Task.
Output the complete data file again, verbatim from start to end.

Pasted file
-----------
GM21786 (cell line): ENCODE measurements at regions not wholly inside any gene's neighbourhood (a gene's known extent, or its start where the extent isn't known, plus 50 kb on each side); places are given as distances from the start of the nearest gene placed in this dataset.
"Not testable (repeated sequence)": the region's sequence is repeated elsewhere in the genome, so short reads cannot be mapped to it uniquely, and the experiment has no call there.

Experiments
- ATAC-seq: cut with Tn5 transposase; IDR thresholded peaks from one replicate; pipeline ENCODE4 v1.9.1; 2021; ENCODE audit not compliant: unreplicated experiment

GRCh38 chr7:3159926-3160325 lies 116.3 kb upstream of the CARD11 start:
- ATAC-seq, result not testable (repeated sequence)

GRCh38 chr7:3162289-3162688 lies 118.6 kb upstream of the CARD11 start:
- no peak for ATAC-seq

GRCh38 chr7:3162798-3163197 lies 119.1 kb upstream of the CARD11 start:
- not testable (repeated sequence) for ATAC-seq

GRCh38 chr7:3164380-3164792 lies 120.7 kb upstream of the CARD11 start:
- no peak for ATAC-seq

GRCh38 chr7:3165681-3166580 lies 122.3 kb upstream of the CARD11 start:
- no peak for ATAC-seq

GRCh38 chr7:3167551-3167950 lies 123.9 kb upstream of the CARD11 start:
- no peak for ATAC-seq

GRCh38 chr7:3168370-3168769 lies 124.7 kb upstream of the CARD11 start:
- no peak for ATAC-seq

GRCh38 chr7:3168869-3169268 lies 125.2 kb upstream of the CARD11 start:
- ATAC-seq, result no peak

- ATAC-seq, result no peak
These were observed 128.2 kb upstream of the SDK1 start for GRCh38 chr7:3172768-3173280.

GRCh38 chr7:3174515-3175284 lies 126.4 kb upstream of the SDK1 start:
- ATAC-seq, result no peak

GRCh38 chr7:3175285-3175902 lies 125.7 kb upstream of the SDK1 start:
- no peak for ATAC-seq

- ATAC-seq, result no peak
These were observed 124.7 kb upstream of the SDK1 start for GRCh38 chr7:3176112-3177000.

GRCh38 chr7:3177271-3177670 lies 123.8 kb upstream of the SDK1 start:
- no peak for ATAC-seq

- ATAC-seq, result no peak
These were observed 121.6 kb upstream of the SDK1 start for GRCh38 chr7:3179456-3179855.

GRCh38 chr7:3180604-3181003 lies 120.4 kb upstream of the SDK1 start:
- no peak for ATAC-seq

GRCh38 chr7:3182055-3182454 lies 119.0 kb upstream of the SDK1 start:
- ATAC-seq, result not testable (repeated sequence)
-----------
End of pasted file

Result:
GM21786 (cell line): ENCODE measurements at regions not wholly inside any gene's neighbourhood (a gene's known extent, or its start where the extent isn't known, plus 50 kb on each side); places are given as distances from the start of the nearest gene placed in this dataset.
"Not testable (repeated sequence)": the region's sequence is repeated elsewhere in the genome, so short reads cannot be mapped to it uniquely, and the experiment has no call there.

Experiments
- ATAC-seq: cut with Tn5 transposase; IDR thresholded peaks from one replicate; pipeline ENCODE4 v1.9.1; 2021; ENCODE audit not compliant: unreplicated experiment

GRCh38 chr7:3159926-3160325 lies 116.3 kb upstream of the CARD11 start:
- ATAC-seq, result not testable (repeated sequence)

GRCh38 chr7:3162289-3162688 lies 118.6 kb upstream of the CARD11 start:
- no peak for ATAC-seq

GRCh38 chr7:3162798-3163197 lies 119.1 kb upstream of the CARD11 start:
- not testable (repeated sequence) for ATAC-seq

GRCh38 chr7:3164380-3164792 lies 120.7 kb upstream of the CARD11 start:
- no peak for ATAC-seq

GRCh38 chr7:3165681-3166580 lies 122.3 kb upstream of the CARD11 start:
- no peak for ATAC-seq

GRCh38 chr7:3167551-3167950 lies 123.9 kb upstream of the CARD11 start:
- no peak for ATAC-seq

GRCh38 chr7:3168370-3168769 lies 124.7 kb upstream of the CARD11 start:
- no peak for ATAC-seq

GRCh38 chr7:3168869-3169268 lies 125.2 kb upstream of the CARD11 start:
- ATAC-seq, result no peak

- ATAC-seq, result no peak
These were observed 128.2 kb upstream of the SDK1 start for GRCh38 chr7:3172768-3173280.

GRCh38 chr7:3174515-3175284 lies 126.4 kb upstream of the SDK1 start:
- ATAC-seq, result no peak

GRCh38 chr7:3175285-3175902 lies 125.7 kb upstream of the SDK1 start:
- no peak for ATAC-seq

- ATAC-seq, result no peak
These were observed 124.7 kb upstream of the SDK1 start for GRCh38 chr7:3176112-3177000.

GRCh38 chr7:3177271-3177670 lies 123.8 kb upstream of the SDK1 start:
- no peak for ATAC-seq

- ATAC-seq, result no peak
These were observed 121.6 kb upstream of the SDK1 start for GRCh38 chr7:3179456-3179855.

GRCh38 chr7:3180604-3181003 lies 120.4 kb upstream of the SDK1 start:
- no peak for ATAC-seq

GRCh38 chr7:3182055-3182454 lies 119.0 kb upstream of the SDK1 start:
- ATAC-seq, result not testable (repeated sequence)